Azeffoun


Azeffoun, the classical Rusazus and colonial Port Gueydon, is a town and commune in Tizi Ouzou Province in northern Algeria, located on Cape Corbelin 64 km (40 mi) north-east of Tizi Ouzou.[4] The economy of the town of Azeffoun is based on tourism, fishing, and agriculture.

Azeffoun
Commune and town
Azeffoun
Coordinates: 36°54′N 04°25′E
Country Algeria
ProvinceTizi Ouzou Province
Time zoneUTC+1 (CET)
Cap Corbelin Lighthouse
Constructed1905[1]
Foundationmasonry base
Constructionmasonry tower
Tower height16 m (52 ft)[1]
Tower shapecylindrical rower with balcony and lantern[2]
Markingswhite tower, grey lantern
OperatorOffice Nationale de Signalisation Maritime
Focal height42 m (138 ft) 
Light sourcemain power
Range22 nmi (41 km; 25 mi)[1]
CharacteristicFl (2+1) WR 15s.[3]
Admiralty no.E6580 
NGA no.113-22340
ARLHS no.ALG009 

Geography


The area of the municipality of Azeffoun is 126.66 km2 (49 sq mi). Mount Tamgout, the cliffs to its south, rise about 500 m (1,600 ft). It had a population of 16,096 inhabitants in 1998 and 17,435 inhabitants in 2008.

Azeffoun is bounded by the Mediterranean Sea on the north, the town of Aït Chafâa on the east, and the common Akerrou, Aghrib in the south and Iflissen in the west. The town is located 64 km (40 mi) north-east of Tizi Ouzou and 83 km (52 mi) western of Bejaia.

Villages in the commune of Azeffoun

  • Iagachene
  • Tiouidiouine
  • At Rhuna (Ait Rhouna)
  • Cheurfa
  • At Lḥusin (Ait Lhocine)
  • Iḥanucen (Ihanouchene)
  • Tazaɣart (Tazaghart)
  • Amriɣ (Amrigh)
  • At Sidi Yeḥya (Ait Sidi Yahia)
  • Nath Ouaissa (Ait Ouaissa)
  • Mlaṭa Iɛeggacen (M'latta Iagachene)
  • Mlaṭa (Mlatta cité)
  • Isumaten (Issoumatene)
  • Zituna (Zitouna)
  • Tiza
  • Lxibya (El Khibia)
  • At Yillul (Ait Illoul)
  • Kanis
  • Tala Ḥadid
  • Iɛbac (Iabache)
  • Tagemunt n Yeɛbac (Taguemount Iâvache)
  • Ɛcuba (Achouba)
  • At Warẓiq (Ait Ouarzik)
  • At Wandlus (Ait Ouandelous)
  • Tifrest
  • At Naɛim (Ait Naiem)
  • Ijanaten (Idjanaten)
  • Qirya (Kiria)
  • Azeffun
  • Bezerqa (Bezerka)
  • Iḥemziwen (Ihamziouene)
  • Iberhuten (Iberhoutene)
  • Imuluden (Imouloudene)
  • Tagemunt n Wedrar (Taguemount Boudrar)
  • Lqelɛa (El Kelâa)
  • Tidmimin
  • Ɣerru (Gherrou)
  • Iɣil Leɣzel (Ighil Leghzel)
  • Taẓebbujt n Tiza (Tazebojt n Tiza)
  • Imidiqsen (Imidiksen)
  • Laɛzib Saḥel (Lazib Sahel)
  • Agni n Riḥan (Agouni n Rihane)
  • Taɛinṣert (Taincert)
  • Tifezwin (Tifezouine)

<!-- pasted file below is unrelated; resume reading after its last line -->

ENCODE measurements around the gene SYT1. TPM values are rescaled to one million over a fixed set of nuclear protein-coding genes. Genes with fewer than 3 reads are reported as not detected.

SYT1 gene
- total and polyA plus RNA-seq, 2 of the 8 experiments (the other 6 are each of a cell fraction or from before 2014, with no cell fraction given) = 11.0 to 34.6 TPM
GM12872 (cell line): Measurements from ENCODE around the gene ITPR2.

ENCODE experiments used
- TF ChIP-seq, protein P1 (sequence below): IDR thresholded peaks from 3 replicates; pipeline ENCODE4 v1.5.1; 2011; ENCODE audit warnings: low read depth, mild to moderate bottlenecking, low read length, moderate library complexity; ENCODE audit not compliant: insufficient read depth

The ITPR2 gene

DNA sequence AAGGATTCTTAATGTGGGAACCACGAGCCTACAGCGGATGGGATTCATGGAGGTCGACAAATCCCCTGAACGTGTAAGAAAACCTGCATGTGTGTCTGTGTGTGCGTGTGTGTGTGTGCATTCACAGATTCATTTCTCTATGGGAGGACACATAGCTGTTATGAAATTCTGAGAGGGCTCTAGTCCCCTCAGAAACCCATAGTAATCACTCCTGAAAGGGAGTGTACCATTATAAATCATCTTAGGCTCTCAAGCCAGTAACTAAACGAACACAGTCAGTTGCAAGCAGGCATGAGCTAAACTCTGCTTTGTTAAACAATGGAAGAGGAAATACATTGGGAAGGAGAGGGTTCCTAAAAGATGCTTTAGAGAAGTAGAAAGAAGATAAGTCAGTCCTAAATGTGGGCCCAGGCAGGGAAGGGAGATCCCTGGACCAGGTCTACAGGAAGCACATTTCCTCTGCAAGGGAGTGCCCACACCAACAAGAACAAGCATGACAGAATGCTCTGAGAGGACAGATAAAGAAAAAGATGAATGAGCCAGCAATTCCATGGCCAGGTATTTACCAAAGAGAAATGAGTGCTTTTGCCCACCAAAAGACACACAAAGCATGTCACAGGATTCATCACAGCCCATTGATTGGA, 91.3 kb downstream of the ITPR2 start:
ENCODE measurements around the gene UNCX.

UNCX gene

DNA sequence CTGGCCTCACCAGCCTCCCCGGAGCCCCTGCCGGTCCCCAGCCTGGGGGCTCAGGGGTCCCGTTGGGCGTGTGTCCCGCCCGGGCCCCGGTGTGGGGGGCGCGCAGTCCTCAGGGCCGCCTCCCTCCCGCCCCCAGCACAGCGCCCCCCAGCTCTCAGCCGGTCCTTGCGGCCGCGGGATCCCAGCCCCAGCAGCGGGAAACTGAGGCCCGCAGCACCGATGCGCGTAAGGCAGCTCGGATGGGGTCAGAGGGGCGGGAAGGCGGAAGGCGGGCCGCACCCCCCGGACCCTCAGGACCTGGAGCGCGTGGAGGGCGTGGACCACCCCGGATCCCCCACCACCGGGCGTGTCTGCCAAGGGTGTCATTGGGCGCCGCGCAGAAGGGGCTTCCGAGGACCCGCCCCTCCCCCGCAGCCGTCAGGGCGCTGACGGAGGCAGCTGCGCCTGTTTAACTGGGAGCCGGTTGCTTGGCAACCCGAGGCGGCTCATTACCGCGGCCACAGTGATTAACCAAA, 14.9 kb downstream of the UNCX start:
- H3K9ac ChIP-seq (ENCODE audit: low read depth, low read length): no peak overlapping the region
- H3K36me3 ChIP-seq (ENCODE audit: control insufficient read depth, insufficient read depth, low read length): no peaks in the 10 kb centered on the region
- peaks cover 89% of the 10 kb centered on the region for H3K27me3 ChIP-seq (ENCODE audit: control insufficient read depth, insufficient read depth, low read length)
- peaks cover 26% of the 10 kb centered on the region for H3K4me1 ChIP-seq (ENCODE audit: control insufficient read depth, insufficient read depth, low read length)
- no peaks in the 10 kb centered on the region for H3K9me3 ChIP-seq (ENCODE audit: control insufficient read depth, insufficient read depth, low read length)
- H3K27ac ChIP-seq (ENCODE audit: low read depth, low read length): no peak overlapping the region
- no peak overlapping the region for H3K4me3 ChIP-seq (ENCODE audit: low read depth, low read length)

• Timluka (Timlouka)
  • Aɣulid (Aghoulid)
  • Sidi Qurci (Sidi Korchi)
  • Cote Bitar
  • Ait chaffa
  • Tafraout
  • Ighil Mehni
  • Jemha
  • Tagarcifth

History


The Phoenicians and Carthaginians established a fortress south of Cape Corbelin as part of their chain of colonies between the Strait of Gibraltar and their homelands. They named the cape and its settlement RŠZ (Phoenician: 𐤓𐤔𐤆, "Cape of the Fort").[5]

The town fell under Roman hegemony after the Punic Wars. Under Augustus, the town was notionally refounded as a Roman colony, receiving the name Rusazus Colonia Augusti to honor its imperial benefactor.[5] The Roman-era bishopric continues as a Catholic titular see.[6]

Under colonial rule, Port Gueydonnamed after a French admiral and colonial administratorwas built on a nearby hillside in the last third of the 19th century.

Personalities linked to the commune


  • Taleb Abderahmane
  • Tahar Djaout
  • Fellag
  • Ali Haddad
  • Hadj M'hamed El-Anka
  • Hadj M'Rizek
  • Boudjemaâ El Ankis
  • Mohamed Iguerbouchène
  • M'hamed Issiakhem
  • Mohamed Ifticene
  • Abderrahmane Aziz
  • Bachir Hadj Ali
  • Ahcéne Lalmas
  • Younes Ifticene
  • Mohamed Hilmi
  • Said Hilmi
  • Hnifa Boualem Chaker
  • Abdelkader Chercham
  • Abderrahmane Lounés
  • Rouiched
  • El Hadj-Said Oulmaghechthoum
  • Hamid Tagziria
  • Rouiched

See also


References


Citations

  1. "Cap Corbelin". Office Nationale de Signalisation Maritime. Ministere des Travaux Publics. Retrieved 3 May 2017.
  2. Rowlett, Russ. "Lighthouses of Eastern Algeria". The Lighthouse Directory. University of North Carolina at Chapel Hill. Retrieved 3 May 2017.
  3. List of Lights, Pub. 113: The West Coasts of Europe and Africa, the Mediterranean Sea, Black Sea and Azovskoye More (Sea of Azov) (PDF). List of Lights. United States National Geospatial-Intelligence Agency. 2015.
  4. "Communes of Algeria". Statoids. Archived from the original on 29 November 2010. Retrieved December 12, 2010.
  5. Huss (2006).
  6. Annuario Pontificio 2013 (Libreria Editrice Vaticana, 2013, ISBN 978-88-209-9070-1), p. 960

Bibliography

  • Huss, Werner (2006), "Rusazus", Brill's New Pauly Encyclopedia of the Ancient World, Leiden: Brill.